Bigger isn't always better. Which three smaller energy plays have caught investors' attention now?
Bigger isn't necessarily better, as our most recent Commodity ETF Flows report shows. (For those who haven't seen our new feature yet, each Friday we examine how much capital is entering and exiting commodity-related exchange-traded products over the course of the week.)
Last Friday's report revealed a curious phenomenon: Investors have grown leery of energy ETFs, pulling out more than $1.3 billion in assets last week alone, even as they snatched up less traditional energy plays.
It's as if investors can't make up their minds whether they love energy—or hate it.
Last week, investors pulled a whopping $1.4 billion from the sector's behemoth Energy Select SPDR ETF (NYSE Arca: XLE). This fund, which tracks a portfolio of 41 drilling and energy-service petroleum companies, accounts for almost a quarter of the total assets for all energy-related ETPs. It's up almost 12 percent year-to-date.
At the same time, investors directed new capital into several smaller energy products. Indeed, the five ETPs that received the most inflows in the period were all energy-related.
Let's take a look at each fund in turn. XLE holds all of the energy components of the S&P 500 and is market cap weighted. It's unsurprising then that the ETF is biased heavily toward massive integrated oil companies, such as Exxon Mobil, Chevron and the like. In fact, those two companies alone represent 31 percent of the fund.
In contrast, the fund that garnered the most investor capital last week, the SPDR S&P Oil & Gas Exploration & Production ETF (NYSE Arca: XOP), is equal weighted. Integrated oil companies only represent 10 percent of its holdings. Much smaller oil and gas exploration and production companies such as Chesapeake Energy, SandRidge Energy and a host of others account for 77 percent of the fund. Thus, XOP offers a more diversified portfolio and higher exposure to smaller companies than XLE.
A competitor to XOP, the iShares Dow Jones U.S. Oil & Gas Exploration & Production Index ETF (NYSE Arca: IEO), attracted the second-highest amount of investor inflows last week—$45 million to XOP's $98 million. But while the two ETFs offer the same basic theme—petroleum E&P companies—several differences separate the funds.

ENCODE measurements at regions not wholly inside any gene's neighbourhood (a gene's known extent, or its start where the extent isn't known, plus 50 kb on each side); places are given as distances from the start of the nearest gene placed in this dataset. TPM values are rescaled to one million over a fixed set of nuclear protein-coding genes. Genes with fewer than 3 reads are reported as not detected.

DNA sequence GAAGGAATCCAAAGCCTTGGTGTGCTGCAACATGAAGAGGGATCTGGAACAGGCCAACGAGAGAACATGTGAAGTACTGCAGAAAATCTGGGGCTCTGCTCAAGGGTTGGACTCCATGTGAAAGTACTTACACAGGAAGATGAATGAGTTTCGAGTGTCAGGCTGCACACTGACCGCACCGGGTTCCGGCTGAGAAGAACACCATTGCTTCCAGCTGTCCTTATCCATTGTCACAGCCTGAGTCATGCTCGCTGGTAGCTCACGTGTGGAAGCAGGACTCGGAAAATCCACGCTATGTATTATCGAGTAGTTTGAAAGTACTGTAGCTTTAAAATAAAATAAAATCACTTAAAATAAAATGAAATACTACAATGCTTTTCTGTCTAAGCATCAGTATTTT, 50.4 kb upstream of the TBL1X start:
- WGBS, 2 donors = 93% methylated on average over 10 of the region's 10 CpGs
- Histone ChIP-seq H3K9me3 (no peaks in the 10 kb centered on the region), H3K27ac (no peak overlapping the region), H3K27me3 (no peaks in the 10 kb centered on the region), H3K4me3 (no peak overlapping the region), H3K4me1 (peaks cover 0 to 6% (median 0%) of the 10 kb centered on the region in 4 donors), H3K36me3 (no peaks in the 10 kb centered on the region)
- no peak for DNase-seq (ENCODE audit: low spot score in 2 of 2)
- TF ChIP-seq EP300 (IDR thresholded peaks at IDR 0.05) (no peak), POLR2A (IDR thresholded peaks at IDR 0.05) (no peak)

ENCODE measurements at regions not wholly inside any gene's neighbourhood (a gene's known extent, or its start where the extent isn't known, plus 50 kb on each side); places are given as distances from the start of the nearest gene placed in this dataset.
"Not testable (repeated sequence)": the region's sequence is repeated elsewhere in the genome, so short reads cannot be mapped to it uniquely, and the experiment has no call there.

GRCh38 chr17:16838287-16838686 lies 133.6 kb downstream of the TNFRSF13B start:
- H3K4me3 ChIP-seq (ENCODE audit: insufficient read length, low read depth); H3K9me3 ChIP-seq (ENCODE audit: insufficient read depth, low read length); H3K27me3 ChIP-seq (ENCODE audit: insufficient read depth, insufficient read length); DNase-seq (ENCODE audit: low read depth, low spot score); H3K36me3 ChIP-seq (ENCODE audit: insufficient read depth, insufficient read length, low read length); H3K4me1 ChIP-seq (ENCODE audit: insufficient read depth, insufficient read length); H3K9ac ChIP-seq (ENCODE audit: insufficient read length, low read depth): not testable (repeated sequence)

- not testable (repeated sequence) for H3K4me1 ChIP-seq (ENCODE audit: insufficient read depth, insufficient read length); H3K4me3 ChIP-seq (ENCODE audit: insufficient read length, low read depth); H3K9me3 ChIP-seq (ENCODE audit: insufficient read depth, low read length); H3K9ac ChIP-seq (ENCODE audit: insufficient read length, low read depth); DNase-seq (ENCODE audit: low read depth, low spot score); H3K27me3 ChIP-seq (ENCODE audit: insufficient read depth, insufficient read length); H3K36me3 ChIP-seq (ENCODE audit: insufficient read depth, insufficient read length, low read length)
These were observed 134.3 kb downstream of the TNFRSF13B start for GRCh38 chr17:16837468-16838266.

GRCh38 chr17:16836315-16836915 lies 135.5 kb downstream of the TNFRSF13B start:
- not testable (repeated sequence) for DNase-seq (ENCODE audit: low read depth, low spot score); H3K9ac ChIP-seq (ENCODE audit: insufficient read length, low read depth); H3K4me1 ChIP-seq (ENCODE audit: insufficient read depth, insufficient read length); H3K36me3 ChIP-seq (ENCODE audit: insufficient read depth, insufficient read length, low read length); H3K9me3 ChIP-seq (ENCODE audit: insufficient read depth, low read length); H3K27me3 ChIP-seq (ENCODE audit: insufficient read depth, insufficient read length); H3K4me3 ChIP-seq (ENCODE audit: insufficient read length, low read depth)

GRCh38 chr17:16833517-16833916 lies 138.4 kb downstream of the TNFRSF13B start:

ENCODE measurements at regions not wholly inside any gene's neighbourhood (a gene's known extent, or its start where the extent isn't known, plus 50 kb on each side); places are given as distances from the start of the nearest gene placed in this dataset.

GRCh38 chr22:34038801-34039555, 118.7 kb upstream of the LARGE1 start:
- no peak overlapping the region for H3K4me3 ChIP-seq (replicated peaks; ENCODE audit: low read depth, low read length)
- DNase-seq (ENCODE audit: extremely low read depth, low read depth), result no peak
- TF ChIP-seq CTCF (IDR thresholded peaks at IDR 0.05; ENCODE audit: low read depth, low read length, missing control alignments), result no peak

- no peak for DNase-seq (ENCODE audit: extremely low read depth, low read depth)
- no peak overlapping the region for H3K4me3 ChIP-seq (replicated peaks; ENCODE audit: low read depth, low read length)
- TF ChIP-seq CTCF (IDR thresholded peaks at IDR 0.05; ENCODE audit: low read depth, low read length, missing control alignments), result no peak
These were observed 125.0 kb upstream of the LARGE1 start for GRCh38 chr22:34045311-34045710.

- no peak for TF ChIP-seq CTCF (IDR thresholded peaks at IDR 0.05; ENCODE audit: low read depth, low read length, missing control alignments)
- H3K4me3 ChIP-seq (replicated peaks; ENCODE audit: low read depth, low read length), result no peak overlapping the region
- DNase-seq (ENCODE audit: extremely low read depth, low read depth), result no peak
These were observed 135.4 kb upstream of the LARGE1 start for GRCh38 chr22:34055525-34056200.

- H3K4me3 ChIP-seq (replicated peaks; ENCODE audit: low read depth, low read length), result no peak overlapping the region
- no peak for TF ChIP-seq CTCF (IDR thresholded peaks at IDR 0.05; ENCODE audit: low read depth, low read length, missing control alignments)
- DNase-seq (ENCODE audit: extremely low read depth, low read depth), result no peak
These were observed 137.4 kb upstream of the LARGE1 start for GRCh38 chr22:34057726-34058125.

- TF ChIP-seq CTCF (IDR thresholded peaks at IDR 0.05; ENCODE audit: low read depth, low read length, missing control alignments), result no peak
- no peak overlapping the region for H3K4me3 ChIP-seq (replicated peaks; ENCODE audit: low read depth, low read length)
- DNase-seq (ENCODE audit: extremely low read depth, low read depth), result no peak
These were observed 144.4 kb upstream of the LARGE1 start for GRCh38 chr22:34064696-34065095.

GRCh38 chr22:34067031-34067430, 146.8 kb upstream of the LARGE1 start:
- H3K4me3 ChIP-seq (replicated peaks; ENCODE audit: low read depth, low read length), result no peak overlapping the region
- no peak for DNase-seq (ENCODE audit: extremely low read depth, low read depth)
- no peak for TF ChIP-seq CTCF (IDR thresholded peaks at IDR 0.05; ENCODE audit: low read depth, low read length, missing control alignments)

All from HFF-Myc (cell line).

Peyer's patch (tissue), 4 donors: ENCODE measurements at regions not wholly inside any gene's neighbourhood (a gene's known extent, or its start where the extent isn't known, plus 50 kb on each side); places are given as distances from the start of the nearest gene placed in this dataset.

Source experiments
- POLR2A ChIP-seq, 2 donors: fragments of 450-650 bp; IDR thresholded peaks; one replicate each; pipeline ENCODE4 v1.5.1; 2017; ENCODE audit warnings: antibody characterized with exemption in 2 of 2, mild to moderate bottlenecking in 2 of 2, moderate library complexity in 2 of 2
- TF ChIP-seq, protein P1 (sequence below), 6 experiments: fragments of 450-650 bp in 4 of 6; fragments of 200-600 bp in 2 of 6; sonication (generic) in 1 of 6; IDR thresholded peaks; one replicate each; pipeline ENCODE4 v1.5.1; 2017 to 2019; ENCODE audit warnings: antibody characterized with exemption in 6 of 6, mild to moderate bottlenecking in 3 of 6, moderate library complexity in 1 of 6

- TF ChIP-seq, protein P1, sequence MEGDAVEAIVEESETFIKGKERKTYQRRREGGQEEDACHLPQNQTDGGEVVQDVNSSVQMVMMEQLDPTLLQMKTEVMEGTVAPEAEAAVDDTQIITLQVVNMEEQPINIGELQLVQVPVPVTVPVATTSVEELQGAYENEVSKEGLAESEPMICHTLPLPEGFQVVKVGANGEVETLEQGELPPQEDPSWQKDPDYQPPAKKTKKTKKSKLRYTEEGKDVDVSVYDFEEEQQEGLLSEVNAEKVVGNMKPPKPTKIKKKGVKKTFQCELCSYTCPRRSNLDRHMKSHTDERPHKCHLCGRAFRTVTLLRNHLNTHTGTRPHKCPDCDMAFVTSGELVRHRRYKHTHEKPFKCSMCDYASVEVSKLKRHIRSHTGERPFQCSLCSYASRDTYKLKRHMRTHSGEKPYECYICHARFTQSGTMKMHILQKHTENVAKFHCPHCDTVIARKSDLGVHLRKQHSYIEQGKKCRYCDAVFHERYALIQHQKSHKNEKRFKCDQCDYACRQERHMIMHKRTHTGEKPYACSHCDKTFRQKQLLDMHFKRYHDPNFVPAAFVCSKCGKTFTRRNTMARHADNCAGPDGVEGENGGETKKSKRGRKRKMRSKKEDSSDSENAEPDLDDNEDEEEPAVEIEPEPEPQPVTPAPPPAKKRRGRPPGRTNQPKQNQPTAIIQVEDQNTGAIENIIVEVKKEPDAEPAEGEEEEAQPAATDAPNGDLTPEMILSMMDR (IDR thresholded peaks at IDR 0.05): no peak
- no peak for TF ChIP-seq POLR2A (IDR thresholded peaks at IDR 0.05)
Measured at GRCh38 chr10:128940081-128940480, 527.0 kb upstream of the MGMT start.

First, IEO allocates almost 100 percent of its assets to oil and gas exploration and production companies; in other words, it does not invest in integrated oil companies at all. It is also market cap weighted, meaning it has substantial positions in Occidental Petroleum, Apache Corporation and others. IEO's top 10 holdings account for 61 percent of the fund vs. 16 percent for XOP.
Both XOP and IEO offer investors solid exposure to oil and gas producers, while shunning the super majors; they just do it in different ways.
They're also more volatile than XLE—unlike another energy-related fund that investors put capital into last week, the Alerian MLP ETF (NYSE Arca: AMLP).
AMLP is a fund that holds the stocks of energy-related master limited partnerships (MLPs), or "toll road" style firms that tend to operate midstream businesses, as opposed to oil and gas production. In particular, AMLP holds energy infrastructure plays: Think pipeline operators, storage terminal operators and the like.
Because an MLP's revenues depend only on the volume of a commodity passing through its operations and not the price of the underlying commodity itself, the asset is seen as a less volatile play on rising energy demand. MLP yields tend to be high and stable, making them attractive for income-minded investors. Recent fund inflows suggest that investors looking for higher-yield, more-conservative exposure to the energy sector seem to be turning to MLPs with interest; our April 8 Commodity ETF Flows report revealed that just two weeks ago, investors had piled $191 million into the JPMorgan Alerian MLP ETN (NYSE Arca: AMJ) as well.
As we examine the fund flows data each week, we will try to spot more interesting trends and investment ideas worth contemplating. Tune in this Friday for our next report.
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